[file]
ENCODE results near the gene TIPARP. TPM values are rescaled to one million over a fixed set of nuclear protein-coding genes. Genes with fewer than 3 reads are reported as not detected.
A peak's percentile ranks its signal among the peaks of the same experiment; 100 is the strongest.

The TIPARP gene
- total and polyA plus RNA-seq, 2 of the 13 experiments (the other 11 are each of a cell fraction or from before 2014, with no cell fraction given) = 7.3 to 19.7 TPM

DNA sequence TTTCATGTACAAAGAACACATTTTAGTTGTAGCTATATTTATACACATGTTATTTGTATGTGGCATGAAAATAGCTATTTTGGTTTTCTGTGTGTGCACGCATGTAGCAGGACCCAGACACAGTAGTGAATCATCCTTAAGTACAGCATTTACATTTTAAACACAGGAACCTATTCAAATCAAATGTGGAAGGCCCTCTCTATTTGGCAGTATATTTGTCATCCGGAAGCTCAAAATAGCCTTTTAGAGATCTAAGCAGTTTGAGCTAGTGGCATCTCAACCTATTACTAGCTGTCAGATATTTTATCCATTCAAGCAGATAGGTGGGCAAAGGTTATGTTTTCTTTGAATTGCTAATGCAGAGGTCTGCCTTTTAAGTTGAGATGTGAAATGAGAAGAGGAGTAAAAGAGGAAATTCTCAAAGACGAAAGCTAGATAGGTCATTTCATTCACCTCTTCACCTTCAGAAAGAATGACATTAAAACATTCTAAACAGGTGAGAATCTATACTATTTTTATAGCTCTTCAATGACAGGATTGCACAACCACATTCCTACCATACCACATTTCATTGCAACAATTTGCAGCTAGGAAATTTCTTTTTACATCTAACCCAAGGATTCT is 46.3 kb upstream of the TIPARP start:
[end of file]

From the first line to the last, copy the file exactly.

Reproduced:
ENCODE results near the gene TIPARP. TPM values are rescaled to one million over a fixed set of nuclear protein-coding genes. Genes with fewer than 3 reads are reported as not detected.
A peak's percentile ranks its signal among the peaks of the same experiment; 100 is the strongest.

The TIPARP gene
- total and polyA plus RNA-seq, 2 of the 13 experiments (the other 11 are each of a cell fraction or from before 2014, with no cell fraction given) = 7.3 to 19.7 TPM

DNA sequence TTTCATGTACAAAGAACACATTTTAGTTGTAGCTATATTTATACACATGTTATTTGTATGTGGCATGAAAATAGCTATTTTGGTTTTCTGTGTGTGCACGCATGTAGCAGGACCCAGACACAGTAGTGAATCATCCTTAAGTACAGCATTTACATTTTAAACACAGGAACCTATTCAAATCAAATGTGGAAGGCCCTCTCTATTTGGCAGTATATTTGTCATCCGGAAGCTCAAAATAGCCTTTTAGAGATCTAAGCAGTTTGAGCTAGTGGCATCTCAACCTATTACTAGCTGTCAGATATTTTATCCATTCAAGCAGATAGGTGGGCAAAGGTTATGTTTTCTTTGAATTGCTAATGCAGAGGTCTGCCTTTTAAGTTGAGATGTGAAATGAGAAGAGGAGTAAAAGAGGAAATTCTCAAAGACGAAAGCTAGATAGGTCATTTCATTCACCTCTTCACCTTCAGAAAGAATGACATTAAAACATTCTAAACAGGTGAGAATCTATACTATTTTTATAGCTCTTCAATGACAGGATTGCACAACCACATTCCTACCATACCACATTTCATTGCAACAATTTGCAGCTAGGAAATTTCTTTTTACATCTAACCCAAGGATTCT is 46.3 kb upstream of the TIPARP start: